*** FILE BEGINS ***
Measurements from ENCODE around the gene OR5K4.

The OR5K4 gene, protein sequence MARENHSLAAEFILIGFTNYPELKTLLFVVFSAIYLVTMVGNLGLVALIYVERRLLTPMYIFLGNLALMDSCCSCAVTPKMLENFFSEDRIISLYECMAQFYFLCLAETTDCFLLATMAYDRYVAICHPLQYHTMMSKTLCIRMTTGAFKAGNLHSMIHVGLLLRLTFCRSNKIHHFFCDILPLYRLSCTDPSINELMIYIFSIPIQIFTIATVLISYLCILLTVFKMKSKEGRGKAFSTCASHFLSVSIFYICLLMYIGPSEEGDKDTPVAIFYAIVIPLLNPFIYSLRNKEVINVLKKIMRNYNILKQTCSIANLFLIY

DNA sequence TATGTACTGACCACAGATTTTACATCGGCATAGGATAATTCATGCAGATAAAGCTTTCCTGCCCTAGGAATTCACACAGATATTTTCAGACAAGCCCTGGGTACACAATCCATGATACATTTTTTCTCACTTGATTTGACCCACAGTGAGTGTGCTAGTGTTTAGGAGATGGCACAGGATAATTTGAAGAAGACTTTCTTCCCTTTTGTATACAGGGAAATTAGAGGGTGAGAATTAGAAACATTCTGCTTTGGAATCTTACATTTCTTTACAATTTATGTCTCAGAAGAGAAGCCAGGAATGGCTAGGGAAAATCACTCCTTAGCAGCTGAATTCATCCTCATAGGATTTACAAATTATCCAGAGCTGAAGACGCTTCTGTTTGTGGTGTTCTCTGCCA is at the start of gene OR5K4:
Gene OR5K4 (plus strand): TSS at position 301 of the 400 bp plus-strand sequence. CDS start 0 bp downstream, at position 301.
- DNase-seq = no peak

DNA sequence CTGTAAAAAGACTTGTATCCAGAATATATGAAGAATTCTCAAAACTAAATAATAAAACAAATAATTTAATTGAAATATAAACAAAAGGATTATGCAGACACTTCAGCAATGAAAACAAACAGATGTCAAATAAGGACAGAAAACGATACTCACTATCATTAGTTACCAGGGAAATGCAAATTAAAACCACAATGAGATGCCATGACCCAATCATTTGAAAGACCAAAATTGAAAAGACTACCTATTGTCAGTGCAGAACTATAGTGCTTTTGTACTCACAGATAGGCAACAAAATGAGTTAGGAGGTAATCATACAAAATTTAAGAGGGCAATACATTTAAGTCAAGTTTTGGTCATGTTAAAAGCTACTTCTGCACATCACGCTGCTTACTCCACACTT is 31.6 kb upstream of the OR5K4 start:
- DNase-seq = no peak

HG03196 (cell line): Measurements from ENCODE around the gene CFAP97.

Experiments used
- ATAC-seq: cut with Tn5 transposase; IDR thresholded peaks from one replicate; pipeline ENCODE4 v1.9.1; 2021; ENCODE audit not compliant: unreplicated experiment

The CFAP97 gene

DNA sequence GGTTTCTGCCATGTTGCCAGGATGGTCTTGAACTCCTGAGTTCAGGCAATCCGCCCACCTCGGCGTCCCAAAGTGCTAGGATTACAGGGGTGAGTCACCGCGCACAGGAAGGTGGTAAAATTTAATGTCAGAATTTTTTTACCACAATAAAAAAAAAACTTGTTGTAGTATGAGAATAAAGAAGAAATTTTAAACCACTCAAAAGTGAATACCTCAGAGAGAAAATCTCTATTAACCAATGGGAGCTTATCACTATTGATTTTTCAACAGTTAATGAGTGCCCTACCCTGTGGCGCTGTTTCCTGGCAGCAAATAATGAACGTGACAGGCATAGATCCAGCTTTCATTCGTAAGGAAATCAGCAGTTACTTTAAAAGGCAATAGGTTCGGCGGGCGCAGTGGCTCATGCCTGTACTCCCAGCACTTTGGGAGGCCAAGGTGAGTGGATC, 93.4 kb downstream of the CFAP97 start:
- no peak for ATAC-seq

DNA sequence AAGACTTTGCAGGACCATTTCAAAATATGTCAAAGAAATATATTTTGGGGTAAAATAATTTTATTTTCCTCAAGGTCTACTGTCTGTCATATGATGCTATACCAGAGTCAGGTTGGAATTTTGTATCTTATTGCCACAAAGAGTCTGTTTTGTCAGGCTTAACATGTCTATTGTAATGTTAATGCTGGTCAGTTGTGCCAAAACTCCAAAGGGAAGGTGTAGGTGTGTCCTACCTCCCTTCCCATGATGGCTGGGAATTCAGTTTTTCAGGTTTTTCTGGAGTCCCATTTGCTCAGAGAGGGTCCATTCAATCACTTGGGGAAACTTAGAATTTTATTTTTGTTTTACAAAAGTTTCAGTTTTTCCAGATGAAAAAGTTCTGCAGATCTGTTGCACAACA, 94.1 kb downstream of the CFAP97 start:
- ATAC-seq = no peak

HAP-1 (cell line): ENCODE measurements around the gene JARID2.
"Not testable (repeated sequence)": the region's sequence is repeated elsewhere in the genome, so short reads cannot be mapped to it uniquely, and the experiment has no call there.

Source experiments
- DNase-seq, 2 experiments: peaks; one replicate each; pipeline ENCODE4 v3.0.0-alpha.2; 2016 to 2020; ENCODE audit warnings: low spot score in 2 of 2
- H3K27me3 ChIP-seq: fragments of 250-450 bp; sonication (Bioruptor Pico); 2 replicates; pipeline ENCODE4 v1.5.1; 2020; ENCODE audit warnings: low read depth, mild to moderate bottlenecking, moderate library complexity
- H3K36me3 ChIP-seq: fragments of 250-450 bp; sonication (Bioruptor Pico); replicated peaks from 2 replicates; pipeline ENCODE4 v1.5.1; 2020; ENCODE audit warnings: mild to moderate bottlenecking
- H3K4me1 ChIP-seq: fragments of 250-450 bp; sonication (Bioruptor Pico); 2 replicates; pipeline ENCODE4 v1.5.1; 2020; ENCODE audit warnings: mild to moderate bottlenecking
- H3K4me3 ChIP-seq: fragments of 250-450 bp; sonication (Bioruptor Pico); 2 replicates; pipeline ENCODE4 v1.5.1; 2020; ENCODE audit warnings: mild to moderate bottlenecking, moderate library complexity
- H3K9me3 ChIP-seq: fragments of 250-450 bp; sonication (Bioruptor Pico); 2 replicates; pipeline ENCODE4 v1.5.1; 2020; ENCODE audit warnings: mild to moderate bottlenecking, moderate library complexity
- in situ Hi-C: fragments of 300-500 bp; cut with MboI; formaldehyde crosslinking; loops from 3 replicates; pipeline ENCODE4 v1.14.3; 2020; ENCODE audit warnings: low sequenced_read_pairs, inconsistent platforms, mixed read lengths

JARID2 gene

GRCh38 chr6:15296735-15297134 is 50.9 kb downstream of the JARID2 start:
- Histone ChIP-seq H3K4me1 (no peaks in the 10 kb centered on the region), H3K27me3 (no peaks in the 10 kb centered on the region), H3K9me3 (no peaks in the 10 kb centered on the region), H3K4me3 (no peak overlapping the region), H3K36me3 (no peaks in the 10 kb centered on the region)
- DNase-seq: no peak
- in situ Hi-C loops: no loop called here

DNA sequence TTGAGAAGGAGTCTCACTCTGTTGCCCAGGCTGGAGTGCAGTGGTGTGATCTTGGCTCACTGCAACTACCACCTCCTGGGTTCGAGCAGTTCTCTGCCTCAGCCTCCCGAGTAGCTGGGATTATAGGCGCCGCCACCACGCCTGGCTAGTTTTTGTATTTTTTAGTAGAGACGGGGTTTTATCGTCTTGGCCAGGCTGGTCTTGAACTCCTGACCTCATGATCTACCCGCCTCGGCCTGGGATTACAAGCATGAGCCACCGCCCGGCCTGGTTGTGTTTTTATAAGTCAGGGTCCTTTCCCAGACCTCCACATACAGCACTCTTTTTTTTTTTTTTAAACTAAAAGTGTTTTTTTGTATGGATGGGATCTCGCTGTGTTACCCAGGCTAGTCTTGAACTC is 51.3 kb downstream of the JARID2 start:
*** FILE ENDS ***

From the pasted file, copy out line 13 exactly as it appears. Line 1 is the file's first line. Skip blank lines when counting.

- no peak for ATAC-seq